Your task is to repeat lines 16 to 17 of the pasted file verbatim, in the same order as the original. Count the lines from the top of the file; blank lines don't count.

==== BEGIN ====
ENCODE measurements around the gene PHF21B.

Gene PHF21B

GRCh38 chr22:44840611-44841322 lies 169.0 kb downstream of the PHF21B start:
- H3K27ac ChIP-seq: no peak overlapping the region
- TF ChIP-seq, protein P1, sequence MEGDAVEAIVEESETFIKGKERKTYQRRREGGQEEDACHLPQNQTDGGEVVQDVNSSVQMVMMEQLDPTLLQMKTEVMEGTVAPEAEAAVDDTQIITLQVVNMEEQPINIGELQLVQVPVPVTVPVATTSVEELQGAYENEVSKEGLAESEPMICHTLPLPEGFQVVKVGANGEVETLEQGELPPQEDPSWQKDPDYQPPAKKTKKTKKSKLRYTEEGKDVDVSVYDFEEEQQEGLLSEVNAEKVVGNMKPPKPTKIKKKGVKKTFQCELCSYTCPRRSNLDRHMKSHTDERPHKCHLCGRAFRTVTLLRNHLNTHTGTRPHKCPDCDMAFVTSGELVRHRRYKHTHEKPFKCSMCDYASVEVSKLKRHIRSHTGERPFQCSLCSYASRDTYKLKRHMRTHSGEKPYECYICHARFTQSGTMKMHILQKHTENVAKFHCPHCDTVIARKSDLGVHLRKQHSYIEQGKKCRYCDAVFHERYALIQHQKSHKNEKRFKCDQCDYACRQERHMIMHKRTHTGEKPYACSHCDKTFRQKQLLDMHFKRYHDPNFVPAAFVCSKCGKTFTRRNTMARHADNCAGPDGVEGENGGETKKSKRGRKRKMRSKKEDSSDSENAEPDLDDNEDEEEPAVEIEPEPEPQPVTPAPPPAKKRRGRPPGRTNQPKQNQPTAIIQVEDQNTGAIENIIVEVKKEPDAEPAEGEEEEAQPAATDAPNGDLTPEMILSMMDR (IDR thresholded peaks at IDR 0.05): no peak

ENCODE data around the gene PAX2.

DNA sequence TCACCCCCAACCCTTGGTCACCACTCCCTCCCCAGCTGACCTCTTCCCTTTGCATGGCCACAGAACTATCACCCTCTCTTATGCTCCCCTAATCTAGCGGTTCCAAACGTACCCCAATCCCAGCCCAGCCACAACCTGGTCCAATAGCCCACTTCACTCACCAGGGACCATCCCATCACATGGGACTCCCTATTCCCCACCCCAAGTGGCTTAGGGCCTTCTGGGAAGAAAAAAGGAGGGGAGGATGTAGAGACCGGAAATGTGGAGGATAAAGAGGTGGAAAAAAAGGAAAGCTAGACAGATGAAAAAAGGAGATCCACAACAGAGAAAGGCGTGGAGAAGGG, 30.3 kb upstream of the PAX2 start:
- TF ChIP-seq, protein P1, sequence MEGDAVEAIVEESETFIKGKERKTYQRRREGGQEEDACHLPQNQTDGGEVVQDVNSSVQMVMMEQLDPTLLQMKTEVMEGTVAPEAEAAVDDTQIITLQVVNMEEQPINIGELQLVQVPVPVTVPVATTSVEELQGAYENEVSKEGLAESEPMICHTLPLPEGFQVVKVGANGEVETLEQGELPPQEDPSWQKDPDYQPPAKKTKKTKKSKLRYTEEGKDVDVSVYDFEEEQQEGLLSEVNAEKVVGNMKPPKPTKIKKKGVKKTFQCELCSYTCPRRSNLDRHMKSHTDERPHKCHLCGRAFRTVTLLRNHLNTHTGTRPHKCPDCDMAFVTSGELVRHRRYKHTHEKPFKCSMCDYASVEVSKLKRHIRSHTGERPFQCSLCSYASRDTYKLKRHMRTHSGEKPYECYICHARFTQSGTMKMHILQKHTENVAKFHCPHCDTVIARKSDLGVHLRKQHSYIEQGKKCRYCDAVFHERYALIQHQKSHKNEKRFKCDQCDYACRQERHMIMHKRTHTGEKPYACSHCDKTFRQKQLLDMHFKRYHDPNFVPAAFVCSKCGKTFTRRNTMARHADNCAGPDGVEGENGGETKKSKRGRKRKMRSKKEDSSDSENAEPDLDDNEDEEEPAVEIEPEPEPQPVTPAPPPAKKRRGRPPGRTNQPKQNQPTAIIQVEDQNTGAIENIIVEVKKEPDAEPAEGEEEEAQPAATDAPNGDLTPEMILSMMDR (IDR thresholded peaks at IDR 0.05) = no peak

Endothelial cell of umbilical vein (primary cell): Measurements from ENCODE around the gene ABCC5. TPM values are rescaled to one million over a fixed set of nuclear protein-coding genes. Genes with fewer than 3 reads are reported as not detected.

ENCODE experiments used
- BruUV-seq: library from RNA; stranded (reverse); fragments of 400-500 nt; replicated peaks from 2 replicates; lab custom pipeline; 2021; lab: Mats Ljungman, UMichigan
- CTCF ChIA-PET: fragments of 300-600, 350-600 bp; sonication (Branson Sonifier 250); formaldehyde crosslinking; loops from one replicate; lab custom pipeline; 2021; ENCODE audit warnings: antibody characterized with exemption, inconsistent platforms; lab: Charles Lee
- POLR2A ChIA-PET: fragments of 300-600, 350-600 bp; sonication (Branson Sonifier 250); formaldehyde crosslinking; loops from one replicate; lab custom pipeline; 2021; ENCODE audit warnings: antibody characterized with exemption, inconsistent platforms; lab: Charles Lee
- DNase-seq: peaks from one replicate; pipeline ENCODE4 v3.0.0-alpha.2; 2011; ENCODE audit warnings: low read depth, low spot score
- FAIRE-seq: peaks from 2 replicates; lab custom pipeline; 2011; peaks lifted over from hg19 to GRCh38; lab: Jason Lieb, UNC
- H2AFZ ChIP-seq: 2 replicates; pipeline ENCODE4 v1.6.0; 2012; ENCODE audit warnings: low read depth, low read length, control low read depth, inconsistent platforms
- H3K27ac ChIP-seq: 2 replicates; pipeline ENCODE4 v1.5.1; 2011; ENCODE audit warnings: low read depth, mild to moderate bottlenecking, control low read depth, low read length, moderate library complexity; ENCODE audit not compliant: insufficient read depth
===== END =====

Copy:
- H2AFZ ChIP-seq: 2 replicates; pipeline ENCODE4 v1.6.0; 2012; ENCODE audit warnings: low read depth, low read length, control low read depth, inconsistent platforms
- H3K27ac ChIP-seq: 2 replicates; pipeline ENCODE4 v1.5.1; 2011; ENCODE audit warnings: low read depth, mild to moderate bottlenecking, control low read depth, low read length, moderate library complexity; ENCODE audit not compliant: insufficient read depth